Pensacola, Florida
Saturday November 22nd 2014

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Outtakes 3/24/11

DOUBTING THOMAS Malcolm Thomas doesn’t give speeches. The Escambia County Superintendent of Schools preaches. The sermons are an odd blend of hubris and a collection of positives about his school district. The “his” is emphasized because in the course of 30 minutes of rapid-fire shouting, Thomas will use “I,” “me” and “my” over 150 times–yes, I actually counted them during a recent Thomas speech.

A folksy Art Linkletter-type moment about a kindergartener who is an only child calling herself the “lonely child” becomes an opportunity for the superintendent to talk about how hard he works and how he feels like a lonely child at times. The audience learns how he reflects at the end of every day and that the current talk is one of three or four public meetings that he will have or has had that day.

When he finishes, the audience is left wondering whether Escambia County even had public schools before Thomas was elected.

This is in sharp contrast to the speeches of two former school superintendents, Benny Russell and Jim Paul, who only mentioned themselves when they wished to take responsibility for a problem in their districts.

Bennett C. Russell served as superintendent for Santa Rosa County schools for 20 years, until he succumbed to cancer in 1999. The former pro football player might have occasionally mangled the English language, but he always gave credit, by name, to his board, principals, teachers and students. The first five minutes of a Benny Russell speech was spent recognizing community leaders and current and former educators in the audience. Benny never used the words “my school district.”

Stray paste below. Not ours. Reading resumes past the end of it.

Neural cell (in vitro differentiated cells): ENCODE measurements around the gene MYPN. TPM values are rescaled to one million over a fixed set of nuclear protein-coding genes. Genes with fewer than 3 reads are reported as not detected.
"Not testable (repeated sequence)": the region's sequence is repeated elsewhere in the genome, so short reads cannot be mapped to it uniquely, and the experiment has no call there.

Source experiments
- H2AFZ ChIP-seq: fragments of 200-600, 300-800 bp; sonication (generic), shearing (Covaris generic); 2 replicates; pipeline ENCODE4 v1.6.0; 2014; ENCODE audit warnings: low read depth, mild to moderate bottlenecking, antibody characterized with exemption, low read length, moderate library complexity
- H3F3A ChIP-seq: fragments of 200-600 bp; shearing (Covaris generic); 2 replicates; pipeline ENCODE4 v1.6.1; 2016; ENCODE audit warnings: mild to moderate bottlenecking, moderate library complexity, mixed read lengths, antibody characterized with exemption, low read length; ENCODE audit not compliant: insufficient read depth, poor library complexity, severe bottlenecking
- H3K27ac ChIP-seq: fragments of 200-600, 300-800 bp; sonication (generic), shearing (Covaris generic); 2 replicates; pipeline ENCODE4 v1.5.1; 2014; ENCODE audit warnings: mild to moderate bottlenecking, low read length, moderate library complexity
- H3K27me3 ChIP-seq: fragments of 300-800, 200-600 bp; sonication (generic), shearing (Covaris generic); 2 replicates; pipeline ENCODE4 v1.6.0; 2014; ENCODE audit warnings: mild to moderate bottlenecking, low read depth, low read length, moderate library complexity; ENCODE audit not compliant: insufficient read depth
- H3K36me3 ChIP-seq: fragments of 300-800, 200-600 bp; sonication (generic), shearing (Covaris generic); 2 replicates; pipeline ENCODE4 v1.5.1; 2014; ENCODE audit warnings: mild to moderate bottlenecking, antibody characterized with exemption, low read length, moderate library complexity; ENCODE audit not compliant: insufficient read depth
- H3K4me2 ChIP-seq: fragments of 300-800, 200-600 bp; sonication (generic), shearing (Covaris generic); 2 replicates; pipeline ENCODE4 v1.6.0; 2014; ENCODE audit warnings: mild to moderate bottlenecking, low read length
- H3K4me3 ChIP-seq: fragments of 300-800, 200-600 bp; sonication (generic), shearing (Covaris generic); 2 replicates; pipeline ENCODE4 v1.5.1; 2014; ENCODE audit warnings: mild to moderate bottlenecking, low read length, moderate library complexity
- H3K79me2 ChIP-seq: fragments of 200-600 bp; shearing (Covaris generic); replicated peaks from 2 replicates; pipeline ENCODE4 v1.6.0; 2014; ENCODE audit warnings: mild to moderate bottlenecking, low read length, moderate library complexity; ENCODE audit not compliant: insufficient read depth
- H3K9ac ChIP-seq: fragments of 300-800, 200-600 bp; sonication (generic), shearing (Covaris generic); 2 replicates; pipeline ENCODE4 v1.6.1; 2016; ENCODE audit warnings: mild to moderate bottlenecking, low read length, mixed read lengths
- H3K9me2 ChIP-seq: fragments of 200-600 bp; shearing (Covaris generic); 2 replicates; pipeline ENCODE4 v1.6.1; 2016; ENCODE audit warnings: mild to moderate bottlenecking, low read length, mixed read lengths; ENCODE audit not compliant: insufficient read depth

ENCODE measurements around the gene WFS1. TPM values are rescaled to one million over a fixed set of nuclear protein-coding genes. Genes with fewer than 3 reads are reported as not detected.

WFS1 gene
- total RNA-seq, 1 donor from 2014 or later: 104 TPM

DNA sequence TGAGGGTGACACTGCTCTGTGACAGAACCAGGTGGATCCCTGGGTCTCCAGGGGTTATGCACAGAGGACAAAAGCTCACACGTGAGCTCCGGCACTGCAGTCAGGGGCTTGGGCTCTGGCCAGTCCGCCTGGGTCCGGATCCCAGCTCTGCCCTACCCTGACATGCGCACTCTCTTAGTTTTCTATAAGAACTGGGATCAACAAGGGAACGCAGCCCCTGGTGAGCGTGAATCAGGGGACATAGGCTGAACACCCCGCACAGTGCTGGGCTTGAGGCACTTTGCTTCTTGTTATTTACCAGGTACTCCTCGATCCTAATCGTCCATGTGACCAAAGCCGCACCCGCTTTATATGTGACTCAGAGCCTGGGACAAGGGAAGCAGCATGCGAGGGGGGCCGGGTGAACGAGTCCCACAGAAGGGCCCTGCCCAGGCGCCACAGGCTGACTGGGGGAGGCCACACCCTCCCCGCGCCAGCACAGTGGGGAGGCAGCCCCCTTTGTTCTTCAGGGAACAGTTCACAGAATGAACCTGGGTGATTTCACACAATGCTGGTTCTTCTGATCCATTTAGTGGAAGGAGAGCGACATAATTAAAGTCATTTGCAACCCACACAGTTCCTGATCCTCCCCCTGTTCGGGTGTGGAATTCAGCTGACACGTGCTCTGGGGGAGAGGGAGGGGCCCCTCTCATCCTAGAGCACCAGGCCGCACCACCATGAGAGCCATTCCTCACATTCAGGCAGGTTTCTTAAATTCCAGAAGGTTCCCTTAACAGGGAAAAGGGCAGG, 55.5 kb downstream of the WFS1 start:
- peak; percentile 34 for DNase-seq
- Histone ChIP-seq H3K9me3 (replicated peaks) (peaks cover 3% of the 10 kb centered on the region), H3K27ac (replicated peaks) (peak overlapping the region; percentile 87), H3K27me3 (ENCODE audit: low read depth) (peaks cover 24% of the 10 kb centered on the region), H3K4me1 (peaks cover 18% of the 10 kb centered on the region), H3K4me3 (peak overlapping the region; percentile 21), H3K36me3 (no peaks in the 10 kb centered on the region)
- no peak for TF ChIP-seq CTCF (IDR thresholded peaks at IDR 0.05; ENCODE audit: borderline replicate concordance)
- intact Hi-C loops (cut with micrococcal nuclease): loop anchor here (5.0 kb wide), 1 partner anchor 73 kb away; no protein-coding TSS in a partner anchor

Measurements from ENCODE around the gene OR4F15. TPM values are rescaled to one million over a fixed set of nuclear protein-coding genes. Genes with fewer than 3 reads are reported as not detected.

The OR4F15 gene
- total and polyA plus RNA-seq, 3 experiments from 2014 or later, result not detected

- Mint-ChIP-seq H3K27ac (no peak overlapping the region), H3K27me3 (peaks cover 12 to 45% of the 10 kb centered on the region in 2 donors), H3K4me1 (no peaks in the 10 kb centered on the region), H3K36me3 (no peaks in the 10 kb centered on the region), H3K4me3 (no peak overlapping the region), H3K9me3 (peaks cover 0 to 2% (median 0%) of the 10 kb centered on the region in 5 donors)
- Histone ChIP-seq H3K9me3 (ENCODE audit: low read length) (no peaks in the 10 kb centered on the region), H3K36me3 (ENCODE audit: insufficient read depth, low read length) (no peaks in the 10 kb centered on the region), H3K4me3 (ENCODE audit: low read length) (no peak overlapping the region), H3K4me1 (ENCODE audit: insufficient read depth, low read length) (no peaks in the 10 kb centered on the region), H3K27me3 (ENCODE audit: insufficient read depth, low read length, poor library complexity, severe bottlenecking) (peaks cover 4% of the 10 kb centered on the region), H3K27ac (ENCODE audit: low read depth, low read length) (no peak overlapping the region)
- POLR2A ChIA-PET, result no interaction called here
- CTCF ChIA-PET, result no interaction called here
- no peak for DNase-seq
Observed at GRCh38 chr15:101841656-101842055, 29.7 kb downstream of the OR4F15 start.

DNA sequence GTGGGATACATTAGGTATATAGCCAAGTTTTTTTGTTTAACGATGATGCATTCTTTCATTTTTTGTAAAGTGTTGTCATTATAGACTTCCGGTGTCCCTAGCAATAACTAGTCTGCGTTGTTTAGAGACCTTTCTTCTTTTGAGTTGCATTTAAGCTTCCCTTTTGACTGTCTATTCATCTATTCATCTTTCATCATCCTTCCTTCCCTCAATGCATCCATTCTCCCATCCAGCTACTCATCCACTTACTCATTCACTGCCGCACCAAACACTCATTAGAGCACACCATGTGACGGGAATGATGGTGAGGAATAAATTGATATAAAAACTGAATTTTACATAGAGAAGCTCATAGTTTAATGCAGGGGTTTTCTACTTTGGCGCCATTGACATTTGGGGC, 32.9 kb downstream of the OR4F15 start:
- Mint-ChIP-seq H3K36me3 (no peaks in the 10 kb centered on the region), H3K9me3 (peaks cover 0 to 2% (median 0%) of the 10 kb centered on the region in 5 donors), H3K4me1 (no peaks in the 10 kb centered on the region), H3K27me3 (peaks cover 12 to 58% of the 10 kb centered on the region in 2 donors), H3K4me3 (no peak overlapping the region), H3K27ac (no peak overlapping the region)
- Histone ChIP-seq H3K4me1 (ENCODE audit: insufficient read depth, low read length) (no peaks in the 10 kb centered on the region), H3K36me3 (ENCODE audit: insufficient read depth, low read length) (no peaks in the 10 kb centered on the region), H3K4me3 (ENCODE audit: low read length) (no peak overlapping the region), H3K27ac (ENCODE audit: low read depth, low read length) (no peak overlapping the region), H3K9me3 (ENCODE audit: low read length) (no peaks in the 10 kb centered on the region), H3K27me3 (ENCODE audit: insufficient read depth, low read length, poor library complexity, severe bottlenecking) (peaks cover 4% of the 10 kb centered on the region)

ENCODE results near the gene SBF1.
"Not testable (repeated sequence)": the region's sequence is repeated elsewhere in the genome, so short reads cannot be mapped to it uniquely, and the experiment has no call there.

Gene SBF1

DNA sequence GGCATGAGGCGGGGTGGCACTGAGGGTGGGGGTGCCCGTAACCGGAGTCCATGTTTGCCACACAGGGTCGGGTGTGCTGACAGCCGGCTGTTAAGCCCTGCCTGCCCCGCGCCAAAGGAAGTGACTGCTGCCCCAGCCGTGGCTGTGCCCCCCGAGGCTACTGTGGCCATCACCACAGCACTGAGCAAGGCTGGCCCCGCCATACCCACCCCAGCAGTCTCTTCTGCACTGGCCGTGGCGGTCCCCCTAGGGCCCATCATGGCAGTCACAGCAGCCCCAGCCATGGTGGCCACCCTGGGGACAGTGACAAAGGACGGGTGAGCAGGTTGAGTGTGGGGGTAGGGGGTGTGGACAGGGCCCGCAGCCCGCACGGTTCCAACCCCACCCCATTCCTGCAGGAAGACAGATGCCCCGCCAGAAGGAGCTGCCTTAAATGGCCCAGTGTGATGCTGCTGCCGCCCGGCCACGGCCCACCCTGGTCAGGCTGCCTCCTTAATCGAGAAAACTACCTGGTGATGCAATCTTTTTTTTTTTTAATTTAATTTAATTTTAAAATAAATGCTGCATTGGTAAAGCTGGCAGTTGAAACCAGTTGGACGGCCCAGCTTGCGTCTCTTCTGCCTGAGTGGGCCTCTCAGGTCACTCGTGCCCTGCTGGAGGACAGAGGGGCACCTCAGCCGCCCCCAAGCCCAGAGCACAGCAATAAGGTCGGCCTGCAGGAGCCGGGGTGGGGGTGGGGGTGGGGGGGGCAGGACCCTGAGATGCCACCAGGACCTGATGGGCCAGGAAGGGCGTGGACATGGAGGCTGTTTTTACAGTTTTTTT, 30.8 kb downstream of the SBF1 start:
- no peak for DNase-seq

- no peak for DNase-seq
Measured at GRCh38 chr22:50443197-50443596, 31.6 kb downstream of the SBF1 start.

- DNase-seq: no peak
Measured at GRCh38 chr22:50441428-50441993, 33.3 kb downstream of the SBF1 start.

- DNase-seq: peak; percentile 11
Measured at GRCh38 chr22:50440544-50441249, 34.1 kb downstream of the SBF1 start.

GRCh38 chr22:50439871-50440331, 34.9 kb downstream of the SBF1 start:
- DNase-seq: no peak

The same can be said about Jim Paul, who was the first two-term school superintendent in Escambia County in over two decades. Paul was an introvert, but his pride in the accomplishments of his staff and students rang out in every one of his speeches. He dealt with controversy head-on and never hesitated to apologize for missteps and take corrective action. Jim stayed out of the limelight and let others garner the praise.

One should expect a school superintendent to focus on the positives, such as the academic teams and plethora of magnet schools, as Thomas does. However, there is the risk of demagoguery when hyperbole leads to a less than realistic picture of the issues facing the school district.

During the course of his speeches, Thomas takes a shot at those who focus on what he calls the “warts” of his schools. Demagogues don’t like criticism. Transparency is anathema to them. They don’t like anyone questioning their decisions or pointing out inconsistencies in their statements.

Benny and Jim understood that questions would be asked and decisions challenged. They embraced the opportunity to better explain a decision and improve their school systems. Malcolm Thomas? Not so much.
Thomas has time to check his ego. He has just passed the halfway point of his term and has about 15 months to overcome his missteps. It will be interesting to see if he does.

rick@inweekly.net